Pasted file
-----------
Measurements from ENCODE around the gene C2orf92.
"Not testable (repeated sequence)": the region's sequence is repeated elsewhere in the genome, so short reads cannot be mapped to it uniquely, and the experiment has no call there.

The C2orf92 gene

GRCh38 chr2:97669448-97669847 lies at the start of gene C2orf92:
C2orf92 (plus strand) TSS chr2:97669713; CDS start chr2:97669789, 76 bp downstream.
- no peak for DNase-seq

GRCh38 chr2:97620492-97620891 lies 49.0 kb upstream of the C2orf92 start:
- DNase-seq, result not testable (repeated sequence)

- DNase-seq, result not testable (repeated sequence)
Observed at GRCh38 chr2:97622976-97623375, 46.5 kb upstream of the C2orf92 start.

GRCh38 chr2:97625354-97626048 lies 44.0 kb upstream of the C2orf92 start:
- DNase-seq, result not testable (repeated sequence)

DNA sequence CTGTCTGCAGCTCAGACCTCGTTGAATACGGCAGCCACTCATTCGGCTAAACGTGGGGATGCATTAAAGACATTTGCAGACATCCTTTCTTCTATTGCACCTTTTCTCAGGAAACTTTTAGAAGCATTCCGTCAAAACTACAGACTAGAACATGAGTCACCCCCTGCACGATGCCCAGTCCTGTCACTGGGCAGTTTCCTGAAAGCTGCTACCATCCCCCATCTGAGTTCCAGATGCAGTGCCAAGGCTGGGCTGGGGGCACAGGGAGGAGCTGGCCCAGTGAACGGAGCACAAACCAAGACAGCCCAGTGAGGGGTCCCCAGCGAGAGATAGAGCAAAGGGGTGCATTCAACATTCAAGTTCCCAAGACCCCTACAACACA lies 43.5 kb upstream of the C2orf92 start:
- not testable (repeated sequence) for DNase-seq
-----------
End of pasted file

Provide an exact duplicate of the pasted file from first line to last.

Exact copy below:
Measurements from ENCODE around the gene C2orf92.
"Not testable (repeated sequence)": the region's sequence is repeated elsewhere in the genome, so short reads cannot be mapped to it uniquely, and the experiment has no call there.

The C2orf92 gene

GRCh38 chr2:97669448-97669847 lies at the start of gene C2orf92:
C2orf92 (plus strand) TSS chr2:97669713; CDS start chr2:97669789, 76 bp downstream.
- no peak for DNase-seq

GRCh38 chr2:97620492-97620891 lies 49.0 kb upstream of the C2orf92 start:
- DNase-seq, result not testable (repeated sequence)

- DNase-seq, result not testable (repeated sequence)
Observed at GRCh38 chr2:97622976-97623375, 46.5 kb upstream of the C2orf92 start.

GRCh38 chr2:97625354-97626048 lies 44.0 kb upstream of the C2orf92 start:
- DNase-seq, result not testable (repeated sequence)

DNA sequence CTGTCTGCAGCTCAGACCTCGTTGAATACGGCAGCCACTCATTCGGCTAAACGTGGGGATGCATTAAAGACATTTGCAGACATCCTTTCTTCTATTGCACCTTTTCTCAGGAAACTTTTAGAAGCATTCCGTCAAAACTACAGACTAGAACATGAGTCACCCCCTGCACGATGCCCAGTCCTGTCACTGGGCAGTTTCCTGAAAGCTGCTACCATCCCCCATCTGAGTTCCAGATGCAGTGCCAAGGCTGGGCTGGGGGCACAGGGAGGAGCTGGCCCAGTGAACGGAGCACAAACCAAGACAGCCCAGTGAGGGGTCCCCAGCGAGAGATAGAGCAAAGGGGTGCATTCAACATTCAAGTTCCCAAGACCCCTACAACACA lies 43.5 kb upstream of the C2orf92 start:
- not testable (repeated sequence) for DNase-seq